There’s no shortage of articles and research papers circling the Internet on whether you should be drinking diet sodas, or even sodas at all. To put it extremely bluntly and save you about 5–10 minutes: No, you probably shouldn’t be drinking them.
But in this era of hyper-commercialism and food addiction (particularly in wealthier regions), I think it’s a little much to expect many of you to give up the small pleasures in life. It’s short, and sometimes pretty sad, so those little indulgences are a good way to cope with the mundane. I’m not saying go out and drink yourself into an early grave, but I do understand the need to escape and enjoy things in different ways.
It’s also worth mentioning that the accessibility and cheapness of these drinks are major contributors to our terrible diets around the world, and if we’re ever going to make global changes to what we eat/drink, we need to address the systems in place that pump out such unhealthy products (along with incredibly costly but effective advertising for them) for us to consume. But we’ll save that for another article.
Right now, we’re talking about whether you should be picking up that Coke or Coke Zero in your local corner shop (but don’t pick up either because it’s just a terrible company). The primary concern most people have with diet soda is the vast amount of chemicals in them that they simply haven’t ever heard of, such as Aspartame and Acesulfame k. These are calorie-free sweeteners that have faced a slew of scare-stories involving cancer and other life-changing diseases.
In reality, these claims are exaggerated. Is diet soda carcinogenic? Honestly, there simply aren’t enough studies to verify with absolute certainty that it is. It could be, and if it is, you would have to ingest such large quantities of it that your teeth would likely fall out from all the acidity. And regular soda is actually worse for your teeth because of the sugar on top of the acid. There’s about about 180mg of aspartame in diet coke, but the amount you would need to ingest in order for there to be the tiniest increase in risk of (bladder) cancer would be 1680mg, and you would have to do that every day consistently.
Another concern is whether diet soda can actually cause weight gain, but as I wrote in a previous post, gaining weight is primarily about eating a surplus of calories. Diet soda has no calories, so it is highly improbable that it will cause weight gain. It’s actually a pretty decent way to lose weight without sacrificing so many snacks you enjoy.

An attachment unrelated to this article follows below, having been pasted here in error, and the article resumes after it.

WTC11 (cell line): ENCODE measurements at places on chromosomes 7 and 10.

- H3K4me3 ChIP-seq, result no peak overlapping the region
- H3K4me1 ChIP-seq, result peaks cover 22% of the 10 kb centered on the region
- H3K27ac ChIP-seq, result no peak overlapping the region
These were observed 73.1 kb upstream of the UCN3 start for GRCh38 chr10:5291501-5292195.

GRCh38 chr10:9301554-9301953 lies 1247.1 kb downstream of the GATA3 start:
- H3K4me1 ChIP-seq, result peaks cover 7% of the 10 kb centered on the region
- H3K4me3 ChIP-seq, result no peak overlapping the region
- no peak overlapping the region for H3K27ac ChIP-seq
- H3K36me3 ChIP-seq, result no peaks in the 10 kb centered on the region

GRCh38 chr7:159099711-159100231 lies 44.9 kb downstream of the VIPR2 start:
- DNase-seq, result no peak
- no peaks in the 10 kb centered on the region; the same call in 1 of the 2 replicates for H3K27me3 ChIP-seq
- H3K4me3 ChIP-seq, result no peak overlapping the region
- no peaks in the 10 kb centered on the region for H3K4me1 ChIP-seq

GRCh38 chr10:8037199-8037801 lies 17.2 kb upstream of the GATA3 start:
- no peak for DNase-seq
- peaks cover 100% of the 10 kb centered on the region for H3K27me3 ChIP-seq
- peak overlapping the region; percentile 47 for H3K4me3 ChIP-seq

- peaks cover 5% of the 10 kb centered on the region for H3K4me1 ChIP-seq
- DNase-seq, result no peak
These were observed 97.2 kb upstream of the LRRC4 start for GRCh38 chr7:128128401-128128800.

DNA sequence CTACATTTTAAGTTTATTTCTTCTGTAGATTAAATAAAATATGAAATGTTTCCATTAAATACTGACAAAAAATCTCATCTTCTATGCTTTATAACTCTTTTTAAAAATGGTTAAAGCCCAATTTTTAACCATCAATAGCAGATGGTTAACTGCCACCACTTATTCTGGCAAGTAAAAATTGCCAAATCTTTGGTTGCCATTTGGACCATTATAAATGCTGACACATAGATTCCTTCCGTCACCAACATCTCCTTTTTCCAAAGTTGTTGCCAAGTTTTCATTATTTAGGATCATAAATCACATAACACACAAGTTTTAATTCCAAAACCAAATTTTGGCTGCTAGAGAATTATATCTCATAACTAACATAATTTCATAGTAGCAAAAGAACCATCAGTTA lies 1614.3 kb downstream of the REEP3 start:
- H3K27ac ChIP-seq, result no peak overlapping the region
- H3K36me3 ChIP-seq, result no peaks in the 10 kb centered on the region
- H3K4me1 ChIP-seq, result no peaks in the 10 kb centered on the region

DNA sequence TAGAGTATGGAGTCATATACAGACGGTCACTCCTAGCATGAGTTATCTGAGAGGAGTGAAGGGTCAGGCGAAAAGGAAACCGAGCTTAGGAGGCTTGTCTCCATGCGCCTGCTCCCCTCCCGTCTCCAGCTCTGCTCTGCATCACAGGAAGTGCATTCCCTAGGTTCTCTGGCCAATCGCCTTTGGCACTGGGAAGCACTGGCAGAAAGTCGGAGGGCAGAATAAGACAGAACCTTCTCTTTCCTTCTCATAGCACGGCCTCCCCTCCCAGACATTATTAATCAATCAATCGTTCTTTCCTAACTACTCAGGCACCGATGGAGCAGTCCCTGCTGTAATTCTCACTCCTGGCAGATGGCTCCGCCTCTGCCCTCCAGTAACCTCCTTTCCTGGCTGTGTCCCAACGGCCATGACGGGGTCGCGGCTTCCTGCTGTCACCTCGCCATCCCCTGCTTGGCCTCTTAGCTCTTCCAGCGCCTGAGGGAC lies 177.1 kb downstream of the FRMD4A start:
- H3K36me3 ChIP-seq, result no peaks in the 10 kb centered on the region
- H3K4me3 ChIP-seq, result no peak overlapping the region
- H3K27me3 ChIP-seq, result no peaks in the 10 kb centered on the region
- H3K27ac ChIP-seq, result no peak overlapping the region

Now, I’m not saying diet soda is good for you. It’s not. It will increase your risk of metabolic syndrome and type 2 diabetes (by 37%), and possibly double your risk of kidney dysfunction. But is it safe to drink every now and then? Probably, depending on your diet and lifestyle as a whole, and how much of it you drink. Is it safer than regular soda?
The only real difference between the two is the presence of sugar (sucrose or fructose) or presence of artificial sweeteners like saccharin or aspartame etc. etc. So really, what we’re asking is whether sugar is safer than artificial sweeteners. Despite what the Internet churns out, sugar is not carcinogenic, and it does not “feed cancer”. However, regular sodas are pretty high in calories thanks to the sugar, which can obviously lead to weight gain. That might not be an issue for you for whatever reason, but obesity does increase health risks, including 13 types of cancer (by anywhere between 8 and 60%).
However, if you understand caloric control and do not excessively consume sugary and other unhealthy foods, then you’re fine on that front. But it’s good to be aware of the other dangers sugar (over)consumption poses, including insulin resistance — which leads to metabolic syndrome, increasing risk of cardiovascular disease and type II diabetes — liver disease, poorer mental health and so on.
That’s not to say diet soda won’t have these risks as well, and more research into artificial sweeteners is needed anyway, but regular soda’s presence of sugar seems to make it the worse option.
It’s always best to get a second or third opinion though, so be sure to follow the links, ask your doctor, and then decide. But if you want to avoid those risks completely — if you did I doubt you’d have even bothered reading in the first place — then just stick to good ol’ H2O.